Notre Dame reopening to in-person classes this week after COVID numbers drop

  • Students cover up during their return to the University of Notre Dame campus in South Bend, Indiana, in early August. Robert Franklin / South Bend Tribune via AP

For the Monitor
Published: 9/1/2020 10:59:46 AM

The University of Notre Dame was one of the first universities in the U.S. to announce its intent to hold classes in person this fall.

When it brought all 8,500 undergraduate students back to campus in early August, it was also one of the first this fall to see a coronavirus outbreak.

More than 500 community members at the South Bend, Ind. school have tested positive for COVID-19 – among the highest of all reporting U.S. colleges and universities, according to the New York Times.

Contagion surfaced on campus just days after classes started on Aug. 10. According to the university’s COVID-19 dashboard, Aug. 17 alone saw 102 new cases and a positive testing rate of 24%.

Classes swiftly moved online, and Notre Dame entered a state of quasi-lockdown: In-person gatherings were limited to 10. The university closed off many of its public spaces, and appointed more personnel to monitor what stayed open. Students living off campus were not allowed to visit.

But unlike peer institutions like the University of North Carolina at Chapel Hill and Michigan State University – which plan to spend the rest of the semester online after outbreaks of their own – Notre Dame students will return to the classroom Wednesday.

Daily positive cases have fallen substantially since their peak in mid August – Friday saw 17 positive cases, the lowest since Aug. 16.

“With these encouraging numbers, we believe we can plan to return to in-person classes and return, in stages, to the level of activity we had before the pause,” Notre Dame president Rev. John Jenkins announced in an address to students Friday morning.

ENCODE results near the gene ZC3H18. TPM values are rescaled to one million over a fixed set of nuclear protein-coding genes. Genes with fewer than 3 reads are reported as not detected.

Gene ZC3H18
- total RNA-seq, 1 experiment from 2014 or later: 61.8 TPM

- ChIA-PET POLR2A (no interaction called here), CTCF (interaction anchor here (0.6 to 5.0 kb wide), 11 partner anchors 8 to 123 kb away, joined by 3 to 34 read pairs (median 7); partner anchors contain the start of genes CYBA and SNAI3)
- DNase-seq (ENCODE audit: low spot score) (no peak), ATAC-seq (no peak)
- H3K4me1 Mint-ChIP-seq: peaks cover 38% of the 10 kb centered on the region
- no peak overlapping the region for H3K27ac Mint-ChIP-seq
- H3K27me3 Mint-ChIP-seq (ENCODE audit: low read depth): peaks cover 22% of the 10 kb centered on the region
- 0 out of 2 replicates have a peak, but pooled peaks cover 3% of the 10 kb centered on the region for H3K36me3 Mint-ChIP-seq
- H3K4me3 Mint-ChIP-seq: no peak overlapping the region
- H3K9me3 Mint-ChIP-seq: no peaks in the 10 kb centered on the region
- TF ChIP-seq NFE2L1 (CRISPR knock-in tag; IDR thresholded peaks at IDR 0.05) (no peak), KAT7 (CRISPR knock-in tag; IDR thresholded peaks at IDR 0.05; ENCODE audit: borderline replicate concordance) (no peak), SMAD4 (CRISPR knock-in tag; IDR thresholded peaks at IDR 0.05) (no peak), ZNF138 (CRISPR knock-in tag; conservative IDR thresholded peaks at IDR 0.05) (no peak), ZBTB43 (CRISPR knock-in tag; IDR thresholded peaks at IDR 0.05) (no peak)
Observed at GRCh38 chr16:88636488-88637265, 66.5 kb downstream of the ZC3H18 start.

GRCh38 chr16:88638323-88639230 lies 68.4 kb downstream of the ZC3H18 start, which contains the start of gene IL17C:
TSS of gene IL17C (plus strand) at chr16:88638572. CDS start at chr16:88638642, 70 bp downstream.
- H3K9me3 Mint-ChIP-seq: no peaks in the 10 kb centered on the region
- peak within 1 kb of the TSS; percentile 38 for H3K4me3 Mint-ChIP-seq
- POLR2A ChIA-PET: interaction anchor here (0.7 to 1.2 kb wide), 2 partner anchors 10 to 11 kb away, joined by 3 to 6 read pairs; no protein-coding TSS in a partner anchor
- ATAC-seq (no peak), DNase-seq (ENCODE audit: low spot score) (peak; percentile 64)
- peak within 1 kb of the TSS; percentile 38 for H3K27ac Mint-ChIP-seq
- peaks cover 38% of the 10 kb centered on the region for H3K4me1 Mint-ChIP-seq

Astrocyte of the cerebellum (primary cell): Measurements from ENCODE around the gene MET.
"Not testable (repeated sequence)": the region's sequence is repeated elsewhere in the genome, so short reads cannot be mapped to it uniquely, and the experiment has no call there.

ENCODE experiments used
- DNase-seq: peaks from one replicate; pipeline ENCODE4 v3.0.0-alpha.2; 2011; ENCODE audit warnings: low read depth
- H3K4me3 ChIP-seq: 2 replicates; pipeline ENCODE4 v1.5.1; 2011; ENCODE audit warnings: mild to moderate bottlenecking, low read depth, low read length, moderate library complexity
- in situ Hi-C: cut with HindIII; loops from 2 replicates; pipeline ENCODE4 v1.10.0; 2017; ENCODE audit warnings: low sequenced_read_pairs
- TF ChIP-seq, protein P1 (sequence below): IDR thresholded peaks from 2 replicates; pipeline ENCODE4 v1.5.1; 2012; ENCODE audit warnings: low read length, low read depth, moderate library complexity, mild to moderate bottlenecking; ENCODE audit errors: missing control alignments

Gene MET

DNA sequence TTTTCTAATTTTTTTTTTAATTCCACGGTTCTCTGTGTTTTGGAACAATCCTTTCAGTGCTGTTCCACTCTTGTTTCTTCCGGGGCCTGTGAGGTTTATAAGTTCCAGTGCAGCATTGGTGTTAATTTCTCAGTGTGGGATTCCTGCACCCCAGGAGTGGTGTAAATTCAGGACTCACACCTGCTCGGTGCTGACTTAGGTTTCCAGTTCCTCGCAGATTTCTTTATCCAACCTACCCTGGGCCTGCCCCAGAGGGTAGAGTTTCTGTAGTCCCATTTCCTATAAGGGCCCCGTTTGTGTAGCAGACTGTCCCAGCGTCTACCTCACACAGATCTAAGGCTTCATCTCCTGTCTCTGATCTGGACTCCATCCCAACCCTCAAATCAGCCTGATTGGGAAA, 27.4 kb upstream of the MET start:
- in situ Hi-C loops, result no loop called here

Notre Dame, along with hundreds of other institutions that began classes last month, is evidence that outbreaks may be inevitable for schools looking to reopen. But the university has decided that keeping students in the classroom is worth the risk – and, even as cases continue to climb nationwide, is out to forge an alternative path for other schools reluctant to shutter.

Notre Dame has been planning its return to in-person classes since spring. In a May opinion piece for the New York Times, Jenkins voiced cautious optimism that the university could be reopened safely. He spoke of “extensive protocols” for testing, contact tracing and quarantining, and proper “preventive measures” like physical distancing, mandatory mask-wearing and regular sanitation.

“With these and other steps – informed by the best medical advice we can find – we believe we can keep our campus environment healthy,” he wrote.

By August, the university had opened a testing center in the football stadium, and rented nearby apartments and hotel rooms where students who tested positive could quarantine. It mobilized a massive campaign to keep students in line when they arrived, enlisting staff members and student volunteers to monitor compliance in public spaces.